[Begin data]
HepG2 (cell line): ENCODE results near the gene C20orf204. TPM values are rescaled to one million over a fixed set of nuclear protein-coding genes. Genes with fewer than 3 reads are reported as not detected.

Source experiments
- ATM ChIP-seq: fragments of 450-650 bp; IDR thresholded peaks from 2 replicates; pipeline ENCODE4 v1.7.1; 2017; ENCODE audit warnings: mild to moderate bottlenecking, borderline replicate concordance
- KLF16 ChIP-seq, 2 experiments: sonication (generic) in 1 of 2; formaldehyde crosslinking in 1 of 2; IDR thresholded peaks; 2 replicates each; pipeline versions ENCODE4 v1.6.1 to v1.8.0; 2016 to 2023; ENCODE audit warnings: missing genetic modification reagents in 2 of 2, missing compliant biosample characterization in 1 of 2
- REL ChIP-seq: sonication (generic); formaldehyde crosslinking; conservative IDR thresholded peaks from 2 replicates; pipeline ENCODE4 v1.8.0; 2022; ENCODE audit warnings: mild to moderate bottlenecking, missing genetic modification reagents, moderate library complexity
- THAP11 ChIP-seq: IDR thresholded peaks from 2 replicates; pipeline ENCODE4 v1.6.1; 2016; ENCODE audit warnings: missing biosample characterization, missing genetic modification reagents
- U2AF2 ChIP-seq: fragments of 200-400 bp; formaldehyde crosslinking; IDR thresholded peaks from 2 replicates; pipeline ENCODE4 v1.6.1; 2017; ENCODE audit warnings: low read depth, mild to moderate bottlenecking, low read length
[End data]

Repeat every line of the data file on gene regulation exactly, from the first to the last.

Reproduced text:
HepG2 (cell line): ENCODE results near the gene C20orf204. TPM values are rescaled to one million over a fixed set of nuclear protein-coding genes. Genes with fewer than 3 reads are reported as not detected.

Source experiments
- ATM ChIP-seq: fragments of 450-650 bp; IDR thresholded peaks from 2 replicates; pipeline ENCODE4 v1.7.1; 2017; ENCODE audit warnings: mild to moderate bottlenecking, borderline replicate concordance
- KLF16 ChIP-seq, 2 experiments: sonication (generic) in 1 of 2; formaldehyde crosslinking in 1 of 2; IDR thresholded peaks; 2 replicates each; pipeline versions ENCODE4 v1.6.1 to v1.8.0; 2016 to 2023; ENCODE audit warnings: missing genetic modification reagents in 2 of 2, missing compliant biosample characterization in 1 of 2
- REL ChIP-seq: sonication (generic); formaldehyde crosslinking; conservative IDR thresholded peaks from 2 replicates; pipeline ENCODE4 v1.8.0; 2022; ENCODE audit warnings: mild to moderate bottlenecking, missing genetic modification reagents, moderate library complexity
- THAP11 ChIP-seq: IDR thresholded peaks from 2 replicates; pipeline ENCODE4 v1.6.1; 2016; ENCODE audit warnings: missing biosample characterization, missing genetic modification reagents
- U2AF2 ChIP-seq: fragments of 200-400 bp; formaldehyde crosslinking; IDR thresholded peaks from 2 replicates; pipeline ENCODE4 v1.6.1; 2017; ENCODE audit warnings: low read depth, mild to moderate bottlenecking, low read length